India’s abortion law stirs concern for women: US study

Washington DC, Jun 26 (ANI): A new study has revealed that India’s abortion law is putting women at risk, suggesting that it should be changed.

Senior doctor Nikhil Datar wrote that proposed amendments to India’s abortion law are “contradictory” and need “urgent redrafting” to prevent women from making ill informed decisions and risking their lives with illegal terminations.

He explained that India legalised abortion in 1971 by passing the Medical Termination of Pregnancy (MPT) Act, which allows termination of pregnancy until only 20 weeks’ gestation. Except for when a woman’s life is at immediate risk, the act restricts the termination of pregnancy after 20 weeks’ gestation, without explanation for this arbitrary cut-off.

This means that if a serious fetal abnormality is detected after 20 weeks, the woman has no choice but to continue the pregnancy, even if she does not wish to. This arbitrary 20 week cut-off compels women to make ill informed decisions, argues Datar.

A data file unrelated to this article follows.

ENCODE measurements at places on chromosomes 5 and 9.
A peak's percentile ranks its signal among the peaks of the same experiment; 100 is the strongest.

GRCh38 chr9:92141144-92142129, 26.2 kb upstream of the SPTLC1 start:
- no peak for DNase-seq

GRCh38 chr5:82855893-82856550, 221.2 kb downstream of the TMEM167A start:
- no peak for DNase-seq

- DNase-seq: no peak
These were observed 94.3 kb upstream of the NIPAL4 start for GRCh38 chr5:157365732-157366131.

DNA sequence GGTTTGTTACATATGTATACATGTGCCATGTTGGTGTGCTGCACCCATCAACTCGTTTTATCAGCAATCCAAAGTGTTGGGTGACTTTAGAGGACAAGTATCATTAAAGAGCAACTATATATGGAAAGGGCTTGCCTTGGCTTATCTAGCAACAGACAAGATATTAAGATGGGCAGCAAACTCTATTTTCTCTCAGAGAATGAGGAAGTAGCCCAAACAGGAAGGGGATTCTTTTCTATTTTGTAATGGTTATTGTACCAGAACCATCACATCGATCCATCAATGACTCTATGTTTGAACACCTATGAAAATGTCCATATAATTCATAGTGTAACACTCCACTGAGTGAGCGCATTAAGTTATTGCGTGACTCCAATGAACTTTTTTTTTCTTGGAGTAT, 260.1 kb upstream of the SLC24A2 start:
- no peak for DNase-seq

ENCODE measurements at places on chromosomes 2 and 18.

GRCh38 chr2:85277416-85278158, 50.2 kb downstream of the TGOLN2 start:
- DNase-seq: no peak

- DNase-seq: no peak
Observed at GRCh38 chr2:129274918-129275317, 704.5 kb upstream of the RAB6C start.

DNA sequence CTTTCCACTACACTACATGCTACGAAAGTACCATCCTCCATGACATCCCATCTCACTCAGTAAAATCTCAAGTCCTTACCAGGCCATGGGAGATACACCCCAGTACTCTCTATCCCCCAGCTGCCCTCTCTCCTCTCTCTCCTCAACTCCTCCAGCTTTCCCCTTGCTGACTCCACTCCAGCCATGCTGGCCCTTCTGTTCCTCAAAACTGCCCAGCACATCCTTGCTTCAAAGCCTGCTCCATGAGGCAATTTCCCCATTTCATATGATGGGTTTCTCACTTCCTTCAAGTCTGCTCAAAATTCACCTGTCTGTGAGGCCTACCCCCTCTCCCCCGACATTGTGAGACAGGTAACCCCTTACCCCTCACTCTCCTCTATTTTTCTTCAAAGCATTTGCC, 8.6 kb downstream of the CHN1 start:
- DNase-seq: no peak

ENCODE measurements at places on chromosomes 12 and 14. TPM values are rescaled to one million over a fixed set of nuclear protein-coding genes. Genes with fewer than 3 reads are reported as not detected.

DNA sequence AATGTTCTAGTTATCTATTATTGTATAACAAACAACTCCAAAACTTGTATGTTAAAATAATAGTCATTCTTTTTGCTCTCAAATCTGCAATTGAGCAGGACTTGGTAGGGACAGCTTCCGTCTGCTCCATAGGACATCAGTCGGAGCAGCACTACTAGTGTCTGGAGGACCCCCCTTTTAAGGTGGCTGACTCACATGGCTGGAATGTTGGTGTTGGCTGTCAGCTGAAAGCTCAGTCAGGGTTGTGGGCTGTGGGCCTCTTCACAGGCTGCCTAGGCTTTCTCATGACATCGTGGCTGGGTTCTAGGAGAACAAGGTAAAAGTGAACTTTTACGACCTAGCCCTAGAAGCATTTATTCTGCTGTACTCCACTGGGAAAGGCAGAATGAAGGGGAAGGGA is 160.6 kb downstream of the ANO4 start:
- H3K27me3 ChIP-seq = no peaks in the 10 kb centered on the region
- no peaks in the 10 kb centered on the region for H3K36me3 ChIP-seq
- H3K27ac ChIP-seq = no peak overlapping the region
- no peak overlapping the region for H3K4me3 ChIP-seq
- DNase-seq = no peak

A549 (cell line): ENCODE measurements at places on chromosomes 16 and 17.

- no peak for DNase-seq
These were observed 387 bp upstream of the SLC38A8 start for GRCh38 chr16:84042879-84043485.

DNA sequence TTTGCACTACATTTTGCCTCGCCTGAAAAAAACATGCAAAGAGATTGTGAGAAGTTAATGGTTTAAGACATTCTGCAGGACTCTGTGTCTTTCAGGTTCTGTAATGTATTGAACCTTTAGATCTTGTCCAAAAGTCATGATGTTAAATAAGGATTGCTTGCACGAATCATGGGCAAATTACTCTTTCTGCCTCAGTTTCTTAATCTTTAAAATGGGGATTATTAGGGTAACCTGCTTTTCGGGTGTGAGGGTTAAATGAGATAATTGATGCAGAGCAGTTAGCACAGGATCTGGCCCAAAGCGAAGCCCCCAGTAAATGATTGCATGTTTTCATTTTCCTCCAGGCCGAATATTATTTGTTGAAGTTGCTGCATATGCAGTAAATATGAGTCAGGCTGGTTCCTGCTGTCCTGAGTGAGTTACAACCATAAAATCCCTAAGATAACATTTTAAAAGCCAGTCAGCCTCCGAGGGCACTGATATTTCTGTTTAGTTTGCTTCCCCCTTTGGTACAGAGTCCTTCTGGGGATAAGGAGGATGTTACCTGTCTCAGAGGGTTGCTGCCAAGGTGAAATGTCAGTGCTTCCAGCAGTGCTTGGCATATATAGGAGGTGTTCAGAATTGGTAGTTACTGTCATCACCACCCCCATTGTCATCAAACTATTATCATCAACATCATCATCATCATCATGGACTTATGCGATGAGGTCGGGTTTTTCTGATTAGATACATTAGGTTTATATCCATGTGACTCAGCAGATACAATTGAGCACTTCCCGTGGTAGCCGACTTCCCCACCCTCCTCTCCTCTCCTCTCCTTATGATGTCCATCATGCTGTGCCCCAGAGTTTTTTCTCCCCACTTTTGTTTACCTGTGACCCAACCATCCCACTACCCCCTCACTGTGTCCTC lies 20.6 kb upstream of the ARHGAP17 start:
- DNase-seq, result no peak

He points out that, if ultrasound testing, typically at about 18 weeks’ gestation in India, indicates a suspicious variation in fetal anatomy, the physician needs to ascertain the degree of seriousness with additional prenatal diagnostic tests. By the time a definitive diagnosis can be made, and the woman understands the prognosis, the pregnancy might well have advanced beyond 20 weeks.

This encourages women to terminate pregnancies in haste before definitive diagnoses are made, he warns, adding that compelling women to continue pregnancies against their wishes may cause physical and mental trauma.

He believes that amending the law is the only legitimate solution to the problem, but says two recently proposed changes to the act by the government of India “need immediate rectification.”

The study appears in The BMJ. (ANI)

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